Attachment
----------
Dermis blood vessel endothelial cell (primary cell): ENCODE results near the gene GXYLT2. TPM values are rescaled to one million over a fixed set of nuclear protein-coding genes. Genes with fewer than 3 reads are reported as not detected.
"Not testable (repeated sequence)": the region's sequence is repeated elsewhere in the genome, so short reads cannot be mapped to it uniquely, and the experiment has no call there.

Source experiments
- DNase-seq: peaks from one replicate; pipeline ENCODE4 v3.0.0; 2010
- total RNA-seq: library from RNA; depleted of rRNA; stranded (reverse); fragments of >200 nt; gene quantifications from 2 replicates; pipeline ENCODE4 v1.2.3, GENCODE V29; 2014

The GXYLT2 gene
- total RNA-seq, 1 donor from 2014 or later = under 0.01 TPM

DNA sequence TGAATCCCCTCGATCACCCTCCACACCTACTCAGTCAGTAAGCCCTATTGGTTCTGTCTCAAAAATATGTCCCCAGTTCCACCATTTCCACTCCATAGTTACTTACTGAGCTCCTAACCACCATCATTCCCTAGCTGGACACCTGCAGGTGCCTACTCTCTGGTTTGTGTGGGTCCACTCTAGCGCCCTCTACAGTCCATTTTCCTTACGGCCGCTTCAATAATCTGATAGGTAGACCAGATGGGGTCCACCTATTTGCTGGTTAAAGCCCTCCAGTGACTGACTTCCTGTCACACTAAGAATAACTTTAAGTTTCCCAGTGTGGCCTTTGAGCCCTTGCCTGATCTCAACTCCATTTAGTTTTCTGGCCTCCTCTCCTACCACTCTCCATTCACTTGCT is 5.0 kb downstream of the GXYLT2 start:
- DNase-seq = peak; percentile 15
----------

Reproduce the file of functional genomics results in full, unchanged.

Dermis blood vessel endothelial cell (primary cell): ENCODE results near the gene GXYLT2. TPM values are rescaled to one million over a fixed set of nuclear protein-coding genes. Genes with fewer than 3 reads are reported as not detected.
"Not testable (repeated sequence)": the region's sequence is repeated elsewhere in the genome, so short reads cannot be mapped to it uniquely, and the experiment has no call there.

Source experiments
- DNase-seq: peaks from one replicate; pipeline ENCODE4 v3.0.0; 2010
- total RNA-seq: library from RNA; depleted of rRNA; stranded (reverse); fragments of >200 nt; gene quantifications from 2 replicates; pipeline ENCODE4 v1.2.3, GENCODE V29; 2014

The GXYLT2 gene
- total RNA-seq, 1 donor from 2014 or later = under 0.01 TPM

DNA sequence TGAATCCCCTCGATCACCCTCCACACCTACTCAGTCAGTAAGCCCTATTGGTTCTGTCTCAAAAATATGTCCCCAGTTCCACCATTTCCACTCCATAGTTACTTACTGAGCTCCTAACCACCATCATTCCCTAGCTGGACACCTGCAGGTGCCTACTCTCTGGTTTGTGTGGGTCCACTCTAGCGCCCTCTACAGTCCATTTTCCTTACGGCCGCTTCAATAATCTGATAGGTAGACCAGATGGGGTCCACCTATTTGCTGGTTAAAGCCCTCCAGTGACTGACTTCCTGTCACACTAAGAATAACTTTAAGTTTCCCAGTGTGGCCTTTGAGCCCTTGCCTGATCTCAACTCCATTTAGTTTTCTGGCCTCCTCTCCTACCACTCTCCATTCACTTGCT is 5.0 kb downstream of the GXYLT2 start:
- DNase-seq = peak; percentile 15